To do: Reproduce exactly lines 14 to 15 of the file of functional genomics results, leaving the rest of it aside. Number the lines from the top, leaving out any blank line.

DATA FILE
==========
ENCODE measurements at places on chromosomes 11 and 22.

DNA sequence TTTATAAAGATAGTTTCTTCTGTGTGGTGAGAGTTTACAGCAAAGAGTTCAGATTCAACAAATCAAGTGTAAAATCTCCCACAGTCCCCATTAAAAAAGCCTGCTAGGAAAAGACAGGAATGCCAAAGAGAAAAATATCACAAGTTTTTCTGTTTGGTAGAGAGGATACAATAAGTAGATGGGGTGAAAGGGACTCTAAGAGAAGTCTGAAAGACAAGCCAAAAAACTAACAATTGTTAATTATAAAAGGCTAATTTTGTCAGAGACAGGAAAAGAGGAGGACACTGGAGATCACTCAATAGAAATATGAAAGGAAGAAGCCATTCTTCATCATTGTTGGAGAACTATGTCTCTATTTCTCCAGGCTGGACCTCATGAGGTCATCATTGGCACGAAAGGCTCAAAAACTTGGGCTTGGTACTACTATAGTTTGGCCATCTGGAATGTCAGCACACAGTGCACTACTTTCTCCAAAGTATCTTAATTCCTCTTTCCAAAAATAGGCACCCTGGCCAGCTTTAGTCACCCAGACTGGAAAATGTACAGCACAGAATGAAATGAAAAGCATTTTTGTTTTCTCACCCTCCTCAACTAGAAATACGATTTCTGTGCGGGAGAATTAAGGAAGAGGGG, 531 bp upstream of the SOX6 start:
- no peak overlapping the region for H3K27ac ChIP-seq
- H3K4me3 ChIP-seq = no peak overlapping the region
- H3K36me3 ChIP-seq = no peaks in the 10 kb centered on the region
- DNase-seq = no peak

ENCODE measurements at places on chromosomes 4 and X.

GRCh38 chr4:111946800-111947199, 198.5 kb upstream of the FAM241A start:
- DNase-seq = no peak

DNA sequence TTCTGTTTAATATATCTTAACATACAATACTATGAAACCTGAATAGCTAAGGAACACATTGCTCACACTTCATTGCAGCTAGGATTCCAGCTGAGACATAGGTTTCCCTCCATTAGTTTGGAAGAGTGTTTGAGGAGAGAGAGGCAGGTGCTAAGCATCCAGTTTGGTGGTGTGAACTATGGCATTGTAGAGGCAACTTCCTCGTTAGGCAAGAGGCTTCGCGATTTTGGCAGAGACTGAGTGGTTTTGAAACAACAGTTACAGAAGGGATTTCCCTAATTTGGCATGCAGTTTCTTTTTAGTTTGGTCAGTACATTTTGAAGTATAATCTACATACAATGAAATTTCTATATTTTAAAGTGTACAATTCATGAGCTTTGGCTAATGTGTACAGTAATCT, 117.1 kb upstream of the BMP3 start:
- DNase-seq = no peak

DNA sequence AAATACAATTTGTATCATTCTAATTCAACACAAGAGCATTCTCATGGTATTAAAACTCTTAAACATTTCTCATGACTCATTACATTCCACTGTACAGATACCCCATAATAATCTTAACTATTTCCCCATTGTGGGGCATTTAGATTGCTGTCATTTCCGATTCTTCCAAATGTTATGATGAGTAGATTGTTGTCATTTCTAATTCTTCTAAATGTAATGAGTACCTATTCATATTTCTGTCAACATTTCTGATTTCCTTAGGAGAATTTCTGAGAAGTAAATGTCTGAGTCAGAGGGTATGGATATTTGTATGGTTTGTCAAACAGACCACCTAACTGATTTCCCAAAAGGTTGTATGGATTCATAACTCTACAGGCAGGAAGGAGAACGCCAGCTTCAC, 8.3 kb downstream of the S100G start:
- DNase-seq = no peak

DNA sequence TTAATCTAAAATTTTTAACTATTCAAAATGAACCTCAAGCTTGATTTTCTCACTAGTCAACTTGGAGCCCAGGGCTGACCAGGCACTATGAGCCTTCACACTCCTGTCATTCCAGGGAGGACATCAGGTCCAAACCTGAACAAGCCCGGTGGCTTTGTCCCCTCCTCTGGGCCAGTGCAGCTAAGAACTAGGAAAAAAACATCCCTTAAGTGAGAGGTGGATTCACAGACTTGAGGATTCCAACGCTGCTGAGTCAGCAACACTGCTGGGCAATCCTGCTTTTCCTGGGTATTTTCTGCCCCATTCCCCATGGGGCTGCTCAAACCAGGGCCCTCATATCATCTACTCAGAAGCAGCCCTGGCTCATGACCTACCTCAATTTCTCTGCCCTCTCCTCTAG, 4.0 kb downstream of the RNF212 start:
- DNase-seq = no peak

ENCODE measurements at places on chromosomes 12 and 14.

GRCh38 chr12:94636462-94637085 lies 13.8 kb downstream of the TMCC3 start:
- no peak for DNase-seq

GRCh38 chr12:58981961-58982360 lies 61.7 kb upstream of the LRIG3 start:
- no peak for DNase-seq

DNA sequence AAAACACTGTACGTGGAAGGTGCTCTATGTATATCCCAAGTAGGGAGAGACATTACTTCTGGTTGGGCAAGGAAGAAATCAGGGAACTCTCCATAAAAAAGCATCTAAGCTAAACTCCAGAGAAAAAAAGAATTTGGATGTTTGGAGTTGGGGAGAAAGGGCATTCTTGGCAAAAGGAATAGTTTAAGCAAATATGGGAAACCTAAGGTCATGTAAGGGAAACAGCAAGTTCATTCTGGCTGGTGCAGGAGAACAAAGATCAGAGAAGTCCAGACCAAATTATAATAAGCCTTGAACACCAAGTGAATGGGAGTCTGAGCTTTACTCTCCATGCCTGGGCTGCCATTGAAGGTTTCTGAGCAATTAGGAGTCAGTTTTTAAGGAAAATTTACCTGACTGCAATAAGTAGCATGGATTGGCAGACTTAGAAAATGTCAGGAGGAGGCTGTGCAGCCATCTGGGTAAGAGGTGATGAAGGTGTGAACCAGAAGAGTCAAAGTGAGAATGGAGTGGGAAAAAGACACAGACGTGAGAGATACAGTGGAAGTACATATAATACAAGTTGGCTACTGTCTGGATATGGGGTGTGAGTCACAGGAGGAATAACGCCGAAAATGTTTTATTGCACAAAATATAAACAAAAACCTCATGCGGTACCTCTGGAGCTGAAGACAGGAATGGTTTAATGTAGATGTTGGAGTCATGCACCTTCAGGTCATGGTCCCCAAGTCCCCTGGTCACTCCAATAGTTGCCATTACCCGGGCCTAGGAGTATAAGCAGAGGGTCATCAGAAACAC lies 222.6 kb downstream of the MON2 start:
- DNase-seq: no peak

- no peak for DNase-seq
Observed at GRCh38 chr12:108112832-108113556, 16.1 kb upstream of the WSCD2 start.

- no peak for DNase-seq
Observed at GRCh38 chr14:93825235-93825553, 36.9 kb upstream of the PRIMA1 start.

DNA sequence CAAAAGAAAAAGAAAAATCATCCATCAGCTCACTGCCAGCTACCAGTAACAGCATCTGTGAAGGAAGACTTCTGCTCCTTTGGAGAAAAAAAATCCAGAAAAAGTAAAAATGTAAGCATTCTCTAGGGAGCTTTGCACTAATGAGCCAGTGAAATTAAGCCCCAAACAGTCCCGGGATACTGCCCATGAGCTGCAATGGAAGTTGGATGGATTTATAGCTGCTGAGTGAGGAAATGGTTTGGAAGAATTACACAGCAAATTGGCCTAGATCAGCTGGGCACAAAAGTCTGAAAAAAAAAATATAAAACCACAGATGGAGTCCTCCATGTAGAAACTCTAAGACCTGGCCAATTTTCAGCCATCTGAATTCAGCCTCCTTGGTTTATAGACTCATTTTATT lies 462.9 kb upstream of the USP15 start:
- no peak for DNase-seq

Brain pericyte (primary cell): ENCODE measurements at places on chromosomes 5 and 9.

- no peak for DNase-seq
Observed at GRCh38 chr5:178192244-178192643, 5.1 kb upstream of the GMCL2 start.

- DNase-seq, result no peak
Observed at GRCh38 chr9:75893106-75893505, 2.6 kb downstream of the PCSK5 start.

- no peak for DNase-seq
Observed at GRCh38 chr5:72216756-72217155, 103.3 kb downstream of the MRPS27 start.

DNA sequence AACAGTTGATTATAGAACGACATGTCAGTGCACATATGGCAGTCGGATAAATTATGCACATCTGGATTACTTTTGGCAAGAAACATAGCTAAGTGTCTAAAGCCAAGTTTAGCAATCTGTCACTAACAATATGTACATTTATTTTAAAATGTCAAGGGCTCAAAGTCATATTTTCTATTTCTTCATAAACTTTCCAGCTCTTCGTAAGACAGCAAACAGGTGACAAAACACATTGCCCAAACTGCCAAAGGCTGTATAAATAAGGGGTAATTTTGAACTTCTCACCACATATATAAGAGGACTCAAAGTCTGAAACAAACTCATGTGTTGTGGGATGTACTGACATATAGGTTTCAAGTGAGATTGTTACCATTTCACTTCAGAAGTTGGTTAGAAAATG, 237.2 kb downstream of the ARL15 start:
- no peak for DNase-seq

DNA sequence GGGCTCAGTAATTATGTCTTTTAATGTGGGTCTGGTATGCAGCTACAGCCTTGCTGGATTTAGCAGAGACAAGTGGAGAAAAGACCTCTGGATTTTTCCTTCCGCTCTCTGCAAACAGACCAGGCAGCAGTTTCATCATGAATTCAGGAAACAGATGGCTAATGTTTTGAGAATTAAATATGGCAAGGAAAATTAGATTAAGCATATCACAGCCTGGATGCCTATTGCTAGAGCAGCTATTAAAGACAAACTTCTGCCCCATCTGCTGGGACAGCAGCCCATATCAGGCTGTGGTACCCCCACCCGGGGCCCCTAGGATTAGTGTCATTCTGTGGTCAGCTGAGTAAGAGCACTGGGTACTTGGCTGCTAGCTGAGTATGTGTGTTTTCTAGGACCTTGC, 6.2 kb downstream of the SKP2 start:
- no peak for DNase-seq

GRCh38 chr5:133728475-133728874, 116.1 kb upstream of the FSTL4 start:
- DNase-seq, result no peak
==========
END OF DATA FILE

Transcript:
DNA sequence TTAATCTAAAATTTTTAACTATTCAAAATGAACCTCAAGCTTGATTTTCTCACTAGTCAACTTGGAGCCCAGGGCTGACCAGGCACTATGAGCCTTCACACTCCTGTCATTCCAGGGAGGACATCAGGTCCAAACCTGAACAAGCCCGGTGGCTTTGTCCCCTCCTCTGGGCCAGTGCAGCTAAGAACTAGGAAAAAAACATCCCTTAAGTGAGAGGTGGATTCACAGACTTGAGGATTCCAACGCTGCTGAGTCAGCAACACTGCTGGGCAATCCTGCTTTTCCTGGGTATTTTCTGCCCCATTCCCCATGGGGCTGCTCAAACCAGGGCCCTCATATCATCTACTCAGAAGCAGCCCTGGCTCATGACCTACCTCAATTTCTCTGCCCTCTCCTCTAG, 4.0 kb downstream of the RNF212 start:
- DNase-seq = no peak